In today’s W$J, Holman Jenkins stands up for short-sellers, and rightly so. Those folks have taken a bit of a beating lately. They’ve been sued by companies like Biovail and Overstock.com and trashed on talk shows like CBS’s 60 Minutes.
[NOTE: I originally linked to the 60 Minutes segment, but I just realized that the segment includes a warning that unauthorized Internet display is prohibited. The segment is available on Overstock’s website here. Just scroll down to the event on March 26, 2006 — “Biovail Story on CBS’s 60 Minutes.”]
Attacks on short-sellers are nothing new. Those investors — who borrow the stock of companies they believe is overvalued, sell it, and then repurchase it (hopefully at a lower price) before the date by which it must be returned — make their money by betting against companies. This, many believe, is evil. Indeed, Malaysian law deemed short-selling to be grounds for caning (yes, getting smacked with a cane) until just two weeks ago!
Those who reflexively jump on short-sellers for, as Jenkins puts it, “push[ing] down stocks owned by widows, orphans, and other helpless shareholders” assume that higher stock prices must always be better for investors than lower ones. Tell that to the folks who bought Enron at $90/share. They certainly wish there had been more shorting of Enron stock.
In addition to the “investor reliance” losses occasioned by overvaluation, such mispricing can lead to destruction of significant corporate value. Harvard Business School Professor Michael Jensen has recently explained why this is so in his fantastic paper Agency Costs of Overvalued Equity. Jensen shows that a higher stock price is not always better for investors. Indeed, a high but unjustified price can be downright bad for holders of a stock.
Short-sellers play a crucial role in sniffing out those stocks that are priced higher than they ought to be and helping to bring their prices down. In theory, corporate managers and professional stock analysts would take steps to correct overvaluation, but there are good reasons to believe that neither group is up to the task. (For why this is so, see below the fold.)
First consider managers — the people closest to a firm’s business and thus best able to correct overvaluation. Whereas those folks will almost almost always take steps to correct a stock price that’s lower than fundamental value, they’re slow to take steps to correct overvaluation. First, as Professor Donald Langevoort has argued (see here), managers may be subject to biases that lead them to be falsely optimistic about their firms’ prospects. In addition, they are more likely to be aware of “good news” than “bad news,” for underlings are more likely to pass along the former (which makes them look good) than the latter (which makes them look bad). Moreover, even when managers are fully rational (i.e., not falsely optimistic) and fully informed, there’s little they can do to correct overvaluation. They can fix underpricing by going to the market with price-enhancing news and analysis or by causing the firm to repurchase its own stock (thereby signaling confidence that the stock is underpriced), but they generally can’t go “talk down” their stock price or signal overvaluation by selling firm stock. If they talk down the price, they’ll get fired; if they cause the firm to sell stock, they may just signal the market that the firm is seeking money for expansion. Managers, then, are unlikely to correct stock overvaluation.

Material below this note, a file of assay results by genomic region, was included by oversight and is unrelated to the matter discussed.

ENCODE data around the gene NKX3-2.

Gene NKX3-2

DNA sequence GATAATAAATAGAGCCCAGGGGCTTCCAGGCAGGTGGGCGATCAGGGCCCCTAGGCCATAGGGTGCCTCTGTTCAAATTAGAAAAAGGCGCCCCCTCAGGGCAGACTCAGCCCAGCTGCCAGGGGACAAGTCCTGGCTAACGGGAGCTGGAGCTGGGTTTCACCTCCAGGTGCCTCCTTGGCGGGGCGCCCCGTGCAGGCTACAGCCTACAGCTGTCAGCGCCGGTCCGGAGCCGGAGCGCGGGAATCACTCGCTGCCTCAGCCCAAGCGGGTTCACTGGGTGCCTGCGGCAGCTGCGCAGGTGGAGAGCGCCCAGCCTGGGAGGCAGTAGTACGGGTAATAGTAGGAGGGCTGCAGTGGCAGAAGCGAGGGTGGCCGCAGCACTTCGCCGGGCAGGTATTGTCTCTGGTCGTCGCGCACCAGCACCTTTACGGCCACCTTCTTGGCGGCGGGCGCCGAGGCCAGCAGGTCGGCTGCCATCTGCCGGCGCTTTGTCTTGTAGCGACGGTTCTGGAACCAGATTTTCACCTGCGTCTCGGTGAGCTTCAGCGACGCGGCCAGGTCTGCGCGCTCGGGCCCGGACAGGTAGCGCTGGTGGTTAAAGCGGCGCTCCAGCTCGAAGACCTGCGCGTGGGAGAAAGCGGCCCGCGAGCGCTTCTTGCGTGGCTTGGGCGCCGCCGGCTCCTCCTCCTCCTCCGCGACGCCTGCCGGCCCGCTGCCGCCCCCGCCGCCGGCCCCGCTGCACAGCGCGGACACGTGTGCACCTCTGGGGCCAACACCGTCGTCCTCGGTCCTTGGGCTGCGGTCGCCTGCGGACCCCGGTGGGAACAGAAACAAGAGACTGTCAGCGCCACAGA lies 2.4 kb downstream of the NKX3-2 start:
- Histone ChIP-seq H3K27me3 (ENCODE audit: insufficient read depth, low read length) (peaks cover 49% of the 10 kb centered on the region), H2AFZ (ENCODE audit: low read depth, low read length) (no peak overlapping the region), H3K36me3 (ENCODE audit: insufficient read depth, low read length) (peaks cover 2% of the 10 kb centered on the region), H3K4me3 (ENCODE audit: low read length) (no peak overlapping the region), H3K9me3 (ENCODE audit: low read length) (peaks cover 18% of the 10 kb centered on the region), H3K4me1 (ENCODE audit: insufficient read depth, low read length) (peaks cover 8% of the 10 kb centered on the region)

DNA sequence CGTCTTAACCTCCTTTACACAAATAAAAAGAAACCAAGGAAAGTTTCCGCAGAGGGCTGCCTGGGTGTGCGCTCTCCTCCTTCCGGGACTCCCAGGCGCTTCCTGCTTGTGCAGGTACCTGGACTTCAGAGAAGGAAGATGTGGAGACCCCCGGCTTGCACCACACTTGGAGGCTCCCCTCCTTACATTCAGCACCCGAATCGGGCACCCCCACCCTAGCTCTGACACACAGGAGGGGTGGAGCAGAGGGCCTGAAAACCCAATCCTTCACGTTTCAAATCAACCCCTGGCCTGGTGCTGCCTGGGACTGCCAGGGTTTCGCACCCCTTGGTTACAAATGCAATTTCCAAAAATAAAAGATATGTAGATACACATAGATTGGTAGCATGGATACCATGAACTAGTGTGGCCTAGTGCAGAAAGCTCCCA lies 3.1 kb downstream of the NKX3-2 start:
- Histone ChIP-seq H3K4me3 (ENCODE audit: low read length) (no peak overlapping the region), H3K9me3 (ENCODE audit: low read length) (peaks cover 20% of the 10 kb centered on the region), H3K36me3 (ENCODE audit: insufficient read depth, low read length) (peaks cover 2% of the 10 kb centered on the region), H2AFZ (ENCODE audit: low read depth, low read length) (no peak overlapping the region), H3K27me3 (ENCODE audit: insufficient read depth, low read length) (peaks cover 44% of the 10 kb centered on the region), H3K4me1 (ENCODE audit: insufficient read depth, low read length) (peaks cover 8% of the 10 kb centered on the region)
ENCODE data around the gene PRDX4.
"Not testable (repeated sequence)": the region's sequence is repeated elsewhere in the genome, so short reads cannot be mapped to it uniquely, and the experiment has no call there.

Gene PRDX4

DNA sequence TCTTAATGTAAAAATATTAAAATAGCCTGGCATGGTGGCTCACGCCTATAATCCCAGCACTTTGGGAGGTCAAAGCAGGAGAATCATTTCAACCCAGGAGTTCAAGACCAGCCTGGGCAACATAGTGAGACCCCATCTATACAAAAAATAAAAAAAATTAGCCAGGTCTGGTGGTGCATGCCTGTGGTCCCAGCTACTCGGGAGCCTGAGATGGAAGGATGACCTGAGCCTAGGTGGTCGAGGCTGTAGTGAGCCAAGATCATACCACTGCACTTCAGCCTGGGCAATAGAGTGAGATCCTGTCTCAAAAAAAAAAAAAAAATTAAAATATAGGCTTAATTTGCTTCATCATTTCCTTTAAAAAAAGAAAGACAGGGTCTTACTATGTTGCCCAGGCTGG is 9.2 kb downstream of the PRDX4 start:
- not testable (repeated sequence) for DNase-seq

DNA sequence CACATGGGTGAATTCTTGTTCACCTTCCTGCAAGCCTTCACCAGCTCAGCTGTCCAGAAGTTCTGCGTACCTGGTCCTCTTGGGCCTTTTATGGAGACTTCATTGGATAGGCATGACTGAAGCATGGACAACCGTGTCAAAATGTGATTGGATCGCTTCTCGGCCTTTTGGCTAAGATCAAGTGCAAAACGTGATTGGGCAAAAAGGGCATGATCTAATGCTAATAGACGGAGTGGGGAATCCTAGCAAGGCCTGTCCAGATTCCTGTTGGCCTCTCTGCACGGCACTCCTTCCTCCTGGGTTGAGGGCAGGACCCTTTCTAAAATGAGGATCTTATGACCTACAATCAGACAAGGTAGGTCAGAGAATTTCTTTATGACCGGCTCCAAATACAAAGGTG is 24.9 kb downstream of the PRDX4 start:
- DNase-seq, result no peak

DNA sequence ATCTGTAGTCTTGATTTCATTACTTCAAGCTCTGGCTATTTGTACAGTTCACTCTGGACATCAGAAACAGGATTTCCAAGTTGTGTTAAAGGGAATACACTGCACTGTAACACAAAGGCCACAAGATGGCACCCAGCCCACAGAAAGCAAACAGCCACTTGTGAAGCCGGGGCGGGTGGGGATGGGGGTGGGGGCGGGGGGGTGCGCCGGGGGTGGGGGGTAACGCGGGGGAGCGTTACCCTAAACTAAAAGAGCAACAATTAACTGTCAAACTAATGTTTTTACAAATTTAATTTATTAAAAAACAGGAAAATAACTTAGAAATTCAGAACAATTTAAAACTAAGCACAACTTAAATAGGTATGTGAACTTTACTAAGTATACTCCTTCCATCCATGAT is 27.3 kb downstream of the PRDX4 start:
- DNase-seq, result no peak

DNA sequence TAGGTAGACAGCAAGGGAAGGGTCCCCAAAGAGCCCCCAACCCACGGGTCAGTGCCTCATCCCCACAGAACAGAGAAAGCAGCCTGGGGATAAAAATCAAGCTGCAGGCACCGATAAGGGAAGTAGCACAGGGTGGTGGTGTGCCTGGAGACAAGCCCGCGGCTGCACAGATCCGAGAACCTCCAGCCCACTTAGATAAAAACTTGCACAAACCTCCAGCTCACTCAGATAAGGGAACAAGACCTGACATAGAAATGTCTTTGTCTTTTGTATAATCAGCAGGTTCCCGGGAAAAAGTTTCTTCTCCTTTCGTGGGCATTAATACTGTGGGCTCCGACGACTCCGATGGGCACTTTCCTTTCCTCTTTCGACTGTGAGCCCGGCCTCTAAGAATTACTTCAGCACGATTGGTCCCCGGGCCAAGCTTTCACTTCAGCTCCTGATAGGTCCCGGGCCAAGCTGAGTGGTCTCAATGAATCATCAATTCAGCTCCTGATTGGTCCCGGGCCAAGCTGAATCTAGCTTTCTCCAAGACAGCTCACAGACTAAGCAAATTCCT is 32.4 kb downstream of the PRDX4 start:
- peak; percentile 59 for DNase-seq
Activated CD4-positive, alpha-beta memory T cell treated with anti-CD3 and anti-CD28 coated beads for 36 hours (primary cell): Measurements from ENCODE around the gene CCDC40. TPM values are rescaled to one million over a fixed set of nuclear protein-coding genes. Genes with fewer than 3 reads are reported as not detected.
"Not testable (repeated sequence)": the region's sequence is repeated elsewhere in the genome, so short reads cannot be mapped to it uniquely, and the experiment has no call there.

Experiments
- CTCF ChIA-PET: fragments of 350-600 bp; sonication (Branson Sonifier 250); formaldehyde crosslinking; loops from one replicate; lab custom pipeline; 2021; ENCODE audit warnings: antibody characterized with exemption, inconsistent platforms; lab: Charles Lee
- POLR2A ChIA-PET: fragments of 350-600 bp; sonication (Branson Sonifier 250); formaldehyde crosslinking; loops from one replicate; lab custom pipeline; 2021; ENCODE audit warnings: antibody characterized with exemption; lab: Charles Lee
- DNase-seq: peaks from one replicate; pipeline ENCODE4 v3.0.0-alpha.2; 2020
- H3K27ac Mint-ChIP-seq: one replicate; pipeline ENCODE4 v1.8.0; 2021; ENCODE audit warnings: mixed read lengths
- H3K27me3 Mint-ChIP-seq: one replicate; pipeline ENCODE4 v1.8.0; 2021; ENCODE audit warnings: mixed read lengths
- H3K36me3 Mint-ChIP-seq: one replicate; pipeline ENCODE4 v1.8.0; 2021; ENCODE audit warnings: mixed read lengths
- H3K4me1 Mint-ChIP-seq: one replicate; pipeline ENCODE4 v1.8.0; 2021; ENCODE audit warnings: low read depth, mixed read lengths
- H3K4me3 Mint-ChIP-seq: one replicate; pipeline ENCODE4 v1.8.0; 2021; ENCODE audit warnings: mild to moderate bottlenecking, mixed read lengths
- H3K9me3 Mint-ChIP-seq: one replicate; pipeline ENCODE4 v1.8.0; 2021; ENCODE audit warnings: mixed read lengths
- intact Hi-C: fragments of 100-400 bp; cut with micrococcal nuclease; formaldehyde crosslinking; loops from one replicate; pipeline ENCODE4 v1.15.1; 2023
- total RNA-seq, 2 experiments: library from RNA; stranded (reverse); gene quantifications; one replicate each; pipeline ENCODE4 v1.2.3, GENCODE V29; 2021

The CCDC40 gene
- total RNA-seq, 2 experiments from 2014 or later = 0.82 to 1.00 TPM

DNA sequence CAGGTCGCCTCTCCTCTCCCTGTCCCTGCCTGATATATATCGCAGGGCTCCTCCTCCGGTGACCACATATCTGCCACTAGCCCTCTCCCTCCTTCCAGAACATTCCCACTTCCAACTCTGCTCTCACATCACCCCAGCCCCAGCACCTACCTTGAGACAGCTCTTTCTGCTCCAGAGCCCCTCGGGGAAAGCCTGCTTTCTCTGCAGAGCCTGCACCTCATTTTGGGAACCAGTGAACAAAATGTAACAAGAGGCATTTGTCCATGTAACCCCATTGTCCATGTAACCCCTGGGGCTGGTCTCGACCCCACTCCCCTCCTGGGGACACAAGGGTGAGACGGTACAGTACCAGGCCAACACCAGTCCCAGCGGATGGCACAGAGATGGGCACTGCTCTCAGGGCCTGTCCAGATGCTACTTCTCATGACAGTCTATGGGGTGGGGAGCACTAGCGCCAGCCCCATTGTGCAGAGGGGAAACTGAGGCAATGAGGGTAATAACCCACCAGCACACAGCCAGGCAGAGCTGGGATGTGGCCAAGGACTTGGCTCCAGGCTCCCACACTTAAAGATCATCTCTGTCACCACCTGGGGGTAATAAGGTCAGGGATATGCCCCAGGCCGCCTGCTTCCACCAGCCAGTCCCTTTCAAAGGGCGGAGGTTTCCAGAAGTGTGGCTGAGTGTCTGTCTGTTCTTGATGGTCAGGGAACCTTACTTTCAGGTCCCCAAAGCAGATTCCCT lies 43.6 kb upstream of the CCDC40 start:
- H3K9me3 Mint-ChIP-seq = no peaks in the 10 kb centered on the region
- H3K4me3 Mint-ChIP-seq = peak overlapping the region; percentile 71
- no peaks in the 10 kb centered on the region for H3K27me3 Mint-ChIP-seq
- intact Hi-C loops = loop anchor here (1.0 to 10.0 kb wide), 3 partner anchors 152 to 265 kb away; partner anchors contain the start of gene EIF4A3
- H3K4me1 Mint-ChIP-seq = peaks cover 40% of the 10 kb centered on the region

Same goes for professional stock analysts, who have, in recent years, issued nearly 100 times as many “buy” recommendations (public predictions that a stock is undervalued) as “sell” recommendations (public predictions that a stock is overvalued). Despite an apparent interest in forecast accuracy, analysts frequently turn a blind eye to bad news. Consider Enron: Even after the SEC had begun investigating the firm, the CFO had resigned, and the Wall Street Journal had run a series of articles on Enron’s suspicious accounting, 15 of 17 top Wall Street analysts interviewed by the Journal maintained buy recommendations on Enron stock. Why such optimism? Because stock analysts are typically employed by institutions that make most of their money providing investment banking services for companies whose stock is being covered and who don’t want to see “sell” recommendations. (For more information on analysts’ incentives, see here.) Now, one might conclude that the market will see through these rosy analyst reports, but the fact remains that analysts cannot be counted on to provide price-decreasing information to the market.
So the two groups of people in the best position to correct stock over-pricing — a phenomenon that can create huge losses for investors — are unlikely to do so. Perhaps that’s why, in Jenkins’ words, “a surprising and dangerous consensus has been emerging among economists that short selling can and does make an important difference because stock prices may otherwise be biased to the upside” (emphasis added).
To the extent short-sellers reduce the incidence and magnitude of overvalued equity, and the value destruction it occasions, they may be among investors’ best friends.
For more on this topic, see Larry Ribstein’s excellent recent posts here and here. For a more general discussion of why overvaluation is more likely to occur and persist than undervaluation, see my recently posted working paper, Overvalued Equity and the Case for an Asymmetric Insider Trading Regime.